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A Glorified Smoke: Ernesto Carrillo and El Credito Cigars

James Suckling
From the Print Edition:
Groucho Marx, Spring 93

(continued from page 1)

"I married a woman who is obsessed with quality," says Carillo. He started dating Elena when they were both 15. "She is my biggest critic. She will taste a cigar and say, 'Ernie, this bites,' or whatever." It drives me crazy but she is right. We get in fights about it ... now my daughter wants to show me how to run my business!"

Obviously the Carillo family is dedicated to quality, and it is increasingly difficult for them to remain so modest about their cigars as aficionados become more aware of El Credito. In recent months, many of Carillo's most popular sizes have been out of stock. For instance, he had back orders for 25,000 Wavell Robustos in November. Some of this was due to problems created by Hurricane Andrew, which struck South Florida last August. Although the factory was undamaged, many of the rollers did not work for a few weeks because they had to sort out personal problems caused by the storm. The shortage of El Credito cigars has been more a question of demand outpacing supply than anything else.

"I have so much demand now that I can't make enough cigars, "Carillo says. He annually sells about 30 percent of his cigars directly to consumers through the mail. Many are from overseas. "I can't get enough quality rollers--which means that I can't get enough Cubans."

Carillo is incredibly proud of his all-Cuban team of rollers, and he is the first to point out to a visitor that this roller worked at the Romeo y Julieta factory while another worked at El Laguito, producer of Cuba's legendary Cohibas. He has tried rollers from the Dominican Republic, Honduras and other countries, but no one, in his opinion, can roll cigars like a Cuban. "Nearly everyone working here is Cuban," he says proudly. "The people here are very proud and conscientious about what they do. They get very upset if things are not just right with the tobacco and the rolling."

El Credito Cigars was purchased by the Carillo family in 1928, although the firm was still based in Cuba at the time. It was originally in the town of San Antonio de los Banos in Cuba. The family was well-respected in the region and also owned several tobacco plantations near the city of Pinar del Rio. Carillo's father, Ernesto, was a leading politician and was a member of the Cuban Senate.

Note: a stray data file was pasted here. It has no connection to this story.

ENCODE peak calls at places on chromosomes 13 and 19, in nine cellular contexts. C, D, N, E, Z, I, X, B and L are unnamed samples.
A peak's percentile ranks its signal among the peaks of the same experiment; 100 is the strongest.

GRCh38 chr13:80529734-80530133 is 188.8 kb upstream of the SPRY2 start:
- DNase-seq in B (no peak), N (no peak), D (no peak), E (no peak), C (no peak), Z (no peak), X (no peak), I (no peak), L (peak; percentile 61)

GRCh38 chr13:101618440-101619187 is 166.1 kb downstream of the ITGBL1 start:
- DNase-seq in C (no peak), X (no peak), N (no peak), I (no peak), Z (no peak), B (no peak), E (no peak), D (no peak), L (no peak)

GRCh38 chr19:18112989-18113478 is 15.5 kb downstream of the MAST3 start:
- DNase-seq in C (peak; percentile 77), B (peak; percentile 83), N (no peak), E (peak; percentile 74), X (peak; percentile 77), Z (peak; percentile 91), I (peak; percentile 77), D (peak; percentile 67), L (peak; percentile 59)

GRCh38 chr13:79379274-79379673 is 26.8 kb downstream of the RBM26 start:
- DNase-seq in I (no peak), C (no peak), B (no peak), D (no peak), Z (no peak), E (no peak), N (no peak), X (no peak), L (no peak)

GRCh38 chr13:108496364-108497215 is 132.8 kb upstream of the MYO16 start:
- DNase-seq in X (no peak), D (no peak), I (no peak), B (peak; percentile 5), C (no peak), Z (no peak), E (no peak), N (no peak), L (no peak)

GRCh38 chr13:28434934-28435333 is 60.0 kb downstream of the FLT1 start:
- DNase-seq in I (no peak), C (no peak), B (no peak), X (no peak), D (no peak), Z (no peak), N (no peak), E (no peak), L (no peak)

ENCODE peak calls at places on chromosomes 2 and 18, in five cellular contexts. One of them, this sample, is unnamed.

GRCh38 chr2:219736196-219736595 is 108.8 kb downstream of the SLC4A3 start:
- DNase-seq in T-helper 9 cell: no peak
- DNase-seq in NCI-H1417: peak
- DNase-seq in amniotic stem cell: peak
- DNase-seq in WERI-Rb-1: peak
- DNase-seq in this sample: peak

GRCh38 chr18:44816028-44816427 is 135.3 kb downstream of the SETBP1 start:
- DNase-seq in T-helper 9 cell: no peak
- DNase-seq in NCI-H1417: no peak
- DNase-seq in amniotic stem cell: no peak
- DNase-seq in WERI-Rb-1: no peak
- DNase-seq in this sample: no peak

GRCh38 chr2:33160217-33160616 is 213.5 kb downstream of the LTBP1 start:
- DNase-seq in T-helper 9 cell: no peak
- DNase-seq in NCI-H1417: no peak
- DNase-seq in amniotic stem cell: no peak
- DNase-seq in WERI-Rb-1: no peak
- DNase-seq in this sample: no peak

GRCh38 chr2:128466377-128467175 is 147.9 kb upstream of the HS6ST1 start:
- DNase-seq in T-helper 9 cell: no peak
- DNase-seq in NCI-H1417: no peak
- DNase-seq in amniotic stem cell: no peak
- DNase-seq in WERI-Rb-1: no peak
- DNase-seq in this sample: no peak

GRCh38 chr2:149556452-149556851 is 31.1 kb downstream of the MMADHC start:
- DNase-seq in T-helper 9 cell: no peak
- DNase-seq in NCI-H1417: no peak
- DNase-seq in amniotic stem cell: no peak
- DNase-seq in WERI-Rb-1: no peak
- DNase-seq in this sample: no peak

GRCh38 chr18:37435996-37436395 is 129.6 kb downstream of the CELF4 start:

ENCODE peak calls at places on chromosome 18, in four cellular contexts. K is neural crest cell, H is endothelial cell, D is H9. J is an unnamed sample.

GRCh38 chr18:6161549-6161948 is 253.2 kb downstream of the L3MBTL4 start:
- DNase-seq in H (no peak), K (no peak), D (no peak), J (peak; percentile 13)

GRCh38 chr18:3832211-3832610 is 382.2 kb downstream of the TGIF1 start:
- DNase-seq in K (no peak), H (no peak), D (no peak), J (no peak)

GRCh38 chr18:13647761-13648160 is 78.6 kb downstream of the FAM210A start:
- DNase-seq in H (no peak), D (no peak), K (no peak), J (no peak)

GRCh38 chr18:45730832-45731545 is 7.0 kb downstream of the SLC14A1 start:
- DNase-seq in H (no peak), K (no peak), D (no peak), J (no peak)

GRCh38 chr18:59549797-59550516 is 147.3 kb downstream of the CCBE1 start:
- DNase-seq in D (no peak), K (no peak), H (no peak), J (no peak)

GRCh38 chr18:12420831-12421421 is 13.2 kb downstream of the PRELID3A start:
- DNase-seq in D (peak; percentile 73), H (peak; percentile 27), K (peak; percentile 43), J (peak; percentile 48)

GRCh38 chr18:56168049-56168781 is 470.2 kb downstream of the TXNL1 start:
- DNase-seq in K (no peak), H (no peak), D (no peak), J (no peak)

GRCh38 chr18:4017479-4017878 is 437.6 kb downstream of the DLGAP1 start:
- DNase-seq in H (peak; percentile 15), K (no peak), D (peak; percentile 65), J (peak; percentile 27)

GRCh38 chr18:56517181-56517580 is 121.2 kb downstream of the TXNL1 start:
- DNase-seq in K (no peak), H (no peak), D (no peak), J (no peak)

It all changed, however, with the Communist revolution. "I remember when Castro came into Havana in 1959," says Carillo. "I looked up in the sky and saw warplanes. Tanks were in the streets. It was a wild scene. I was only six at the time. I didn't think it was the end of the world, but there was a sense of insecurity. I didn't know if I would ever see my parents again."

Carillo's father was arrested several times, and the government took most of their property including the factory, warehouses and plantations. His father finally had to go into hiding and later escaped to Miami. "They say that a lot of politicians who lived in Cuba before the revolution were rich," he says. "My father certainly wasn't. We lived in a small three bedroom apartment, and my father was only interested in helping people."

His mother soon followed her husband to Miami, leaving Carillo with his aunt. He was an only child and his mother did not want to raise the suspicions of authorities, which would certainly have happened if both she and her son left together. A few months after his mother's departure, his aunt bought a return ticket to Miami for Carillo. "I was told that I was going to visit Miami," he says. "I didn't know that I was leaving my country. But my aunt was crying as she packed my suitcase, and I knew something was happening. All I could think of was that I was going to be with my parents."

Dressed in his Sunday-best gray suit, tie and hat, Carillo boarded a DC-3 for the hour-long trip to Miami. He can't remember much about the flight other than the various people who were friendly to the young boy traveling alone. His parents met him at the airport with tears in their eyes. For a while, the Carillos lived in a hotel in downtown Miami, and while his father searched for work, he and his mother spent the day at the Dixie movie theater across the street.

Finally, with the help of some money from a relative in the states, Carillo's father began a restaurant in Miami called the Pan American and found an apartment in today's Little Havana area. After a year, he sold the restaurant and bought a bar called The Kirby. "All the Cubans used to go there," says Carillo. "As soon as a Cuban got into town, he would go to The Kirby."


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